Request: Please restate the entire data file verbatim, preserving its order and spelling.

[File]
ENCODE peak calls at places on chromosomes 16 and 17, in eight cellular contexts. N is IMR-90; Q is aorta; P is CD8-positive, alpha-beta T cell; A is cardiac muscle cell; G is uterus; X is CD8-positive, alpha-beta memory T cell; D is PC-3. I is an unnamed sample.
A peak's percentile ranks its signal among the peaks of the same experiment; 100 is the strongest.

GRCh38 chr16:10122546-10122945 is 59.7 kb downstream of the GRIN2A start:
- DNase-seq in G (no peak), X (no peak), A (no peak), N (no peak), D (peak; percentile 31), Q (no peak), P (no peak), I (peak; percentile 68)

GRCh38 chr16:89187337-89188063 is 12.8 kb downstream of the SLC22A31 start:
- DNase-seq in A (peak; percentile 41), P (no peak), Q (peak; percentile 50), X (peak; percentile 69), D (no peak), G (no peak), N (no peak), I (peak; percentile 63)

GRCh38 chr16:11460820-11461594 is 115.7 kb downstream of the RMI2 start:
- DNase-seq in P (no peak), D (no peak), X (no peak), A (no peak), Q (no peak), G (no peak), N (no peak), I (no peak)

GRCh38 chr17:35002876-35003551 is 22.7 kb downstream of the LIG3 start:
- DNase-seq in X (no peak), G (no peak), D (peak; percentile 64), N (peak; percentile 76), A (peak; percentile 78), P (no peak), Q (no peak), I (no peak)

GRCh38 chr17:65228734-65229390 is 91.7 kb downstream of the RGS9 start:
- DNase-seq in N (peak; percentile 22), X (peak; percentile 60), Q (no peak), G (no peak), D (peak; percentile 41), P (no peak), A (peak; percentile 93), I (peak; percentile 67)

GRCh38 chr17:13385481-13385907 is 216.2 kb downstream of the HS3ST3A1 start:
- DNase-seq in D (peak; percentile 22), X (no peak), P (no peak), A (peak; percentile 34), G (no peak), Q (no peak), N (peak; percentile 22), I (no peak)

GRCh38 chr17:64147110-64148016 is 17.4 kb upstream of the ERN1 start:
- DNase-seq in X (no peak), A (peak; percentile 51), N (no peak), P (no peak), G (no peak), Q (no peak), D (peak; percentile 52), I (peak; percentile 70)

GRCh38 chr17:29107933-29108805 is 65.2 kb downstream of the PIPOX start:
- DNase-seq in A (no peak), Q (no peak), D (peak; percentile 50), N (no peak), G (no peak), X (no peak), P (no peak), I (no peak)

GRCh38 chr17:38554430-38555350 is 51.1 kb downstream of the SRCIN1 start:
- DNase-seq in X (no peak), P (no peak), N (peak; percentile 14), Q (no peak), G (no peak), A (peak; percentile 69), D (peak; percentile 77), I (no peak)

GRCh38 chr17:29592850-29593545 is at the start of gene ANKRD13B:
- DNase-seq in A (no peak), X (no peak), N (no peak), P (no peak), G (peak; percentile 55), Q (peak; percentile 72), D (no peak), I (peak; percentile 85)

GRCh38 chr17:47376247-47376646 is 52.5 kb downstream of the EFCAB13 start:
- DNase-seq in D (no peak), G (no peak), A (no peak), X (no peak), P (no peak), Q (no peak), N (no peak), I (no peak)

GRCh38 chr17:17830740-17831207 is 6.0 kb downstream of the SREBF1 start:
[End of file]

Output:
ENCODE peak calls at places on chromosomes 16 and 17, in eight cellular contexts. N is IMR-90; Q is aorta; P is CD8-positive, alpha-beta T cell; A is cardiac muscle cell; G is uterus; X is CD8-positive, alpha-beta memory T cell; D is PC-3. I is an unnamed sample.
A peak's percentile ranks its signal among the peaks of the same experiment; 100 is the strongest.

GRCh38 chr16:10122546-10122945 is 59.7 kb downstream of the GRIN2A start:
- DNase-seq in G (no peak), X (no peak), A (no peak), N (no peak), D (peak; percentile 31), Q (no peak), P (no peak), I (peak; percentile 68)

GRCh38 chr16:89187337-89188063 is 12.8 kb downstream of the SLC22A31 start:
- DNase-seq in A (peak; percentile 41), P (no peak), Q (peak; percentile 50), X (peak; percentile 69), D (no peak), G (no peak), N (no peak), I (peak; percentile 63)

GRCh38 chr16:11460820-11461594 is 115.7 kb downstream of the RMI2 start:
- DNase-seq in P (no peak), D (no peak), X (no peak), A (no peak), Q (no peak), G (no peak), N (no peak), I (no peak)

GRCh38 chr17:35002876-35003551 is 22.7 kb downstream of the LIG3 start:
- DNase-seq in X (no peak), G (no peak), D (peak; percentile 64), N (peak; percentile 76), A (peak; percentile 78), P (no peak), Q (no peak), I (no peak)

GRCh38 chr17:65228734-65229390 is 91.7 kb downstream of the RGS9 start:
- DNase-seq in N (peak; percentile 22), X (peak; percentile 60), Q (no peak), G (no peak), D (peak; percentile 41), P (no peak), A (peak; percentile 93), I (peak; percentile 67)

GRCh38 chr17:13385481-13385907 is 216.2 kb downstream of the HS3ST3A1 start:
- DNase-seq in D (peak; percentile 22), X (no peak), P (no peak), A (peak; percentile 34), G (no peak), Q (no peak), N (peak; percentile 22), I (no peak)

GRCh38 chr17:64147110-64148016 is 17.4 kb upstream of the ERN1 start:
- DNase-seq in X (no peak), A (peak; percentile 51), N (no peak), P (no peak), G (no peak), Q (no peak), D (peak; percentile 52), I (peak; percentile 70)

GRCh38 chr17:29107933-29108805 is 65.2 kb downstream of the PIPOX start:
- DNase-seq in A (no peak), Q (no peak), D (peak; percentile 50), N (no peak), G (no peak), X (no peak), P (no peak), I (no peak)

GRCh38 chr17:38554430-38555350 is 51.1 kb downstream of the SRCIN1 start:
- DNase-seq in X (no peak), P (no peak), N (peak; percentile 14), Q (no peak), G (no peak), A (peak; percentile 69), D (peak; percentile 77), I (no peak)

GRCh38 chr17:29592850-29593545 is at the start of gene ANKRD13B:
- DNase-seq in A (no peak), X (no peak), N (no peak), P (no peak), G (peak; percentile 55), Q (peak; percentile 72), D (no peak), I (peak; percentile 85)

GRCh38 chr17:47376247-47376646 is 52.5 kb downstream of the EFCAB13 start:
- DNase-seq in D (no peak), G (no peak), A (no peak), X (no peak), P (no peak), Q (no peak), N (no peak), I (no peak)

GRCh38 chr17:17830740-17831207 is 6.0 kb downstream of the SREBF1 start: